Tim Trahan, 65, of Arcadia, Louisiana, didn’t have to travel far to catch a state-record bluegill. He hooked into the 2.24-pounder while fis
Tim Trahan, 65, of Arcadia, Louisiana, didn’t have to travel far to catch a state-record bluegill. He hooked into the 2.24-pounder while fishing in his neighbor’s pond. “Actually, I was amazed by the size of it,” he told the Houma Courier. “I thought I was…fishing for sheepshead.”
Bluegill sunfish typically tip the scales at a half-pound, give or take a few ounces, and reach about seven inches. Rarely do they surpass a pound or a foot. But Trahan’s catch was noticeably different. So much so that the first person who weighed it questioned its bluegill credentials.
Trahan brought his catch to the nearby K&M Coffee, Corks, and Camo sporting goods store in Farmerville. Employees at the store declared it a record before it was even weighed. But the store’s owner, Marcy Kavanaugh, hesitated. “It was huge, the only question was if it was a true bluegill or if it was a hybrid,” she said.
After the initial measurements and conjecture, the Louisiana Department of Wildlife and Fisheries and the state Outdoor Writers Association made it official: It was a non-hybrid bluegill and a state record. While Trahan’s bluegill wasn’t eligible for the public-waters division of the Louisiana state-record book because it was caught in a private pond, it still topped the state’s largest-recorded, private-pond bluegill by more than a half pound.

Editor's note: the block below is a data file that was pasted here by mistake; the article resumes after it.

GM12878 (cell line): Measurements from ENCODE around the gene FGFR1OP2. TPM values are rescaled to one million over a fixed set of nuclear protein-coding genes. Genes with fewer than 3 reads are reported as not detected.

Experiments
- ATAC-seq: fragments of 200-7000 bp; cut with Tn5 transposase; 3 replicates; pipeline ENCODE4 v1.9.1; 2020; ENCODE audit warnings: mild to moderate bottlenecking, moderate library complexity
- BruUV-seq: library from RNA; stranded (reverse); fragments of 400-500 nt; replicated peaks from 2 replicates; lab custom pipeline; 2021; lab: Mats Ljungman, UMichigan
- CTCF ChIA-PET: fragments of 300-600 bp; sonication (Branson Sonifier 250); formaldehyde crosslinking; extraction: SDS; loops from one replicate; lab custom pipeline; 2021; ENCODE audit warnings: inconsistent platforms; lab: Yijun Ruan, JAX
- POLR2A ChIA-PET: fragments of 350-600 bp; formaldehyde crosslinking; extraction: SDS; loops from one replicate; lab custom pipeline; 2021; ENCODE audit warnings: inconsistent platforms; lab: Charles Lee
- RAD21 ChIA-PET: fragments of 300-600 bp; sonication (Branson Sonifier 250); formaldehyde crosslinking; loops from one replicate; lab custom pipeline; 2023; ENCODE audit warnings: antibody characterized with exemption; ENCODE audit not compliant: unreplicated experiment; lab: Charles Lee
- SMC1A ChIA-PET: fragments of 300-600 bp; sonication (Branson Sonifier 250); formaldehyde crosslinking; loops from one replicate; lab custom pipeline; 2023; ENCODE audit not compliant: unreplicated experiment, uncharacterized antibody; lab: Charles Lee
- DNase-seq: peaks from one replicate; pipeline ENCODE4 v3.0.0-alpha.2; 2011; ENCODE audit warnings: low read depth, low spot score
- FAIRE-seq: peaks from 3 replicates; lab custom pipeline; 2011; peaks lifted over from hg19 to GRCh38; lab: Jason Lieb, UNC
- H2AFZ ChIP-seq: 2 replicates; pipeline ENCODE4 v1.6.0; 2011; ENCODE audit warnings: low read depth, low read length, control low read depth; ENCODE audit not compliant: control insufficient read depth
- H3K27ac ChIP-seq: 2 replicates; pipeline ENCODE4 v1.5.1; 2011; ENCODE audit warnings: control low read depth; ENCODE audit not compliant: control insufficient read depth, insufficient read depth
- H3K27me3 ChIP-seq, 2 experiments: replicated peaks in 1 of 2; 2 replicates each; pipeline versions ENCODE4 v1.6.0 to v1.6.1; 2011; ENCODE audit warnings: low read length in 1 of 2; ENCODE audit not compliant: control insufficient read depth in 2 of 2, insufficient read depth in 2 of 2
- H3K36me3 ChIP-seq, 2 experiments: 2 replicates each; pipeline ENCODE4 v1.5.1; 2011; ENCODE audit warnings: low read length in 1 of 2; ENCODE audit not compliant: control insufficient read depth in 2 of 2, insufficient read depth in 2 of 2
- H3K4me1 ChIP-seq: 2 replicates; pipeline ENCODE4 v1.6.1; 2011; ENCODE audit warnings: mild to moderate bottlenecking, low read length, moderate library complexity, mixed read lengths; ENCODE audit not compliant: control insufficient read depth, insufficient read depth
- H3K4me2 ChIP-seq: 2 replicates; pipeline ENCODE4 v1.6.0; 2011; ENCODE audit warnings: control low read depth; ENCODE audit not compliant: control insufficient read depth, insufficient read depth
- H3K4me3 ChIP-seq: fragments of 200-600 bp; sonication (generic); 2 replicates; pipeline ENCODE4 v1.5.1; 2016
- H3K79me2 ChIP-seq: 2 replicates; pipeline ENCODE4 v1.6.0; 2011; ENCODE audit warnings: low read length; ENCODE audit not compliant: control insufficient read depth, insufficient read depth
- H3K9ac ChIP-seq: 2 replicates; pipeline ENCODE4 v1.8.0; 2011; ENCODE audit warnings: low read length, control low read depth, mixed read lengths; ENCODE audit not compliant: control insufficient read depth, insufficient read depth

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Bluegills are native to the eastern United States but have been introduced to waters across the continent. When young, they feed on zooplankton but then graduate to worms and insects. Larger bluegills will eat crayfish and minnows, while smaller individuals make good bait themselves for other gamefish (where legal). They earn their name from the navy blue flap that covers their gills, which extends to their large pectoral fins.
The previous record Louisiana private-pond bluegill was caught in a subdivision pond by Dwaine Payne. It weighed in at 1.72 pounds. When Trahan learned he’d topped that, he told Houma Today: “Wonderful, it’s all good. I’m not any different from what I was the day before. It just makes me feel good to accomplish something like that.”